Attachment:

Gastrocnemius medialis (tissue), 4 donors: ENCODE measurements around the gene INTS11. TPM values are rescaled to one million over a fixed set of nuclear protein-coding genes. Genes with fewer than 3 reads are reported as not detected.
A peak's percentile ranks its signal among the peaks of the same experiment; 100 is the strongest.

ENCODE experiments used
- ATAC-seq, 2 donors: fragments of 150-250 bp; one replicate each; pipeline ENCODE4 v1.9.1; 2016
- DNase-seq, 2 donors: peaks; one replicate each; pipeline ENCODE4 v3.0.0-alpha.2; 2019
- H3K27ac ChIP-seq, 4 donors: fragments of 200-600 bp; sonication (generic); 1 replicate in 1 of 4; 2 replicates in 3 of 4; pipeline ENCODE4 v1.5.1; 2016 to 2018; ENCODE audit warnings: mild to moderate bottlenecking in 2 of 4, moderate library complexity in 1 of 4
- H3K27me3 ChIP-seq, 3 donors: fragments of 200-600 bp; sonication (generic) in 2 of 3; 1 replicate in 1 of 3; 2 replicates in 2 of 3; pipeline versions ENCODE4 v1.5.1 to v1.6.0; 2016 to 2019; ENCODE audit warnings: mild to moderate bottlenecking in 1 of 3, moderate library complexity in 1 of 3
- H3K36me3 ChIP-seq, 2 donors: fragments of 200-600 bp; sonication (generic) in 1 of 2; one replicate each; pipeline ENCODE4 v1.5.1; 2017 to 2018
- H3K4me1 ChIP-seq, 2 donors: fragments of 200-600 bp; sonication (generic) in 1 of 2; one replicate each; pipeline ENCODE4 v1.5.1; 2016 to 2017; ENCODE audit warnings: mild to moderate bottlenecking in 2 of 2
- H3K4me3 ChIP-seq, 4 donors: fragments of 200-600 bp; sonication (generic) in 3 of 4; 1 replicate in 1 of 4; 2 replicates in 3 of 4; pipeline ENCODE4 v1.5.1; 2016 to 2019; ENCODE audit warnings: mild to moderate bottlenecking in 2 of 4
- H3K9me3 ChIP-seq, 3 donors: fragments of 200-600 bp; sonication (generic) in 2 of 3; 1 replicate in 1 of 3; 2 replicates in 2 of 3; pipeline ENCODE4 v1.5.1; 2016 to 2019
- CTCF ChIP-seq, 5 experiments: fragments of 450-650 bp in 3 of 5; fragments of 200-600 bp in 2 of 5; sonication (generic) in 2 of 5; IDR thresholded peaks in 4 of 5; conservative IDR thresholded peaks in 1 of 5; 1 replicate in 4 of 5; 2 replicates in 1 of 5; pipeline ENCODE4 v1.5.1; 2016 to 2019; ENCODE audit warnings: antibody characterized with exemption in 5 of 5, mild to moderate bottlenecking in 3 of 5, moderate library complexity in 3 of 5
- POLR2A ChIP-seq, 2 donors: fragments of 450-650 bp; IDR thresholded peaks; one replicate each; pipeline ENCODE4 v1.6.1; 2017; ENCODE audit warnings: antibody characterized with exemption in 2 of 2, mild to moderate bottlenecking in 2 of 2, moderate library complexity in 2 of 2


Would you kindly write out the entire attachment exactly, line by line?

Gastrocnemius medialis (tissue), 4 donors: ENCODE measurements around the gene INTS11. TPM values are rescaled to one million over a fixed set of nuclear protein-coding genes. Genes with fewer than 3 reads are reported as not detected.
A peak's percentile ranks its signal among the peaks of the same experiment; 100 is the strongest.

ENCODE experiments used
- ATAC-seq, 2 donors: fragments of 150-250 bp; one replicate each; pipeline ENCODE4 v1.9.1; 2016
- DNase-seq, 2 donors: peaks; one replicate each; pipeline ENCODE4 v3.0.0-alpha.2; 2019
- H3K27ac ChIP-seq, 4 donors: fragments of 200-600 bp; sonication (generic); 1 replicate in 1 of 4; 2 replicates in 3 of 4; pipeline ENCODE4 v1.5.1; 2016 to 2018; ENCODE audit warnings: mild to moderate bottlenecking in 2 of 4, moderate library complexity in 1 of 4
- H3K27me3 ChIP-seq, 3 donors: fragments of 200-600 bp; sonication (generic) in 2 of 3; 1 replicate in 1 of 3; 2 replicates in 2 of 3; pipeline versions ENCODE4 v1.5.1 to v1.6.0; 2016 to 2019; ENCODE audit warnings: mild to moderate bottlenecking in 1 of 3, moderate library complexity in 1 of 3
- H3K36me3 ChIP-seq, 2 donors: fragments of 200-600 bp; sonication (generic) in 1 of 2; one replicate each; pipeline ENCODE4 v1.5.1; 2017 to 2018
- H3K4me1 ChIP-seq, 2 donors: fragments of 200-600 bp; sonication (generic) in 1 of 2; one replicate each; pipeline ENCODE4 v1.5.1; 2016 to 2017; ENCODE audit warnings: mild to moderate bottlenecking in 2 of 2
- H3K4me3 ChIP-seq, 4 donors: fragments of 200-600 bp; sonication (generic) in 3 of 4; 1 replicate in 1 of 4; 2 replicates in 3 of 4; pipeline ENCODE4 v1.5.1; 2016 to 2019; ENCODE audit warnings: mild to moderate bottlenecking in 2 of 4
- H3K9me3 ChIP-seq, 3 donors: fragments of 200-600 bp; sonication (generic) in 2 of 3; 1 replicate in 1 of 3; 2 replicates in 2 of 3; pipeline ENCODE4 v1.5.1; 2016 to 2019
- CTCF ChIP-seq, 5 experiments: fragments of 450-650 bp in 3 of 5; fragments of 200-600 bp in 2 of 5; sonication (generic) in 2 of 5; IDR thresholded peaks in 4 of 5; conservative IDR thresholded peaks in 1 of 5; 1 replicate in 4 of 5; 2 replicates in 1 of 5; pipeline ENCODE4 v1.5.1; 2016 to 2019; ENCODE audit warnings: antibody characterized with exemption in 5 of 5, mild to moderate bottlenecking in 3 of 5, moderate library complexity in 3 of 5
- POLR2A ChIP-seq, 2 donors: fragments of 450-650 bp; IDR thresholded peaks; one replicate each; pipeline ENCODE4 v1.6.1; 2017; ENCODE audit warnings: antibody characterized with exemption in 2 of 2, mild to moderate bottlenecking in 2 of 2, moderate library complexity in 2 of 2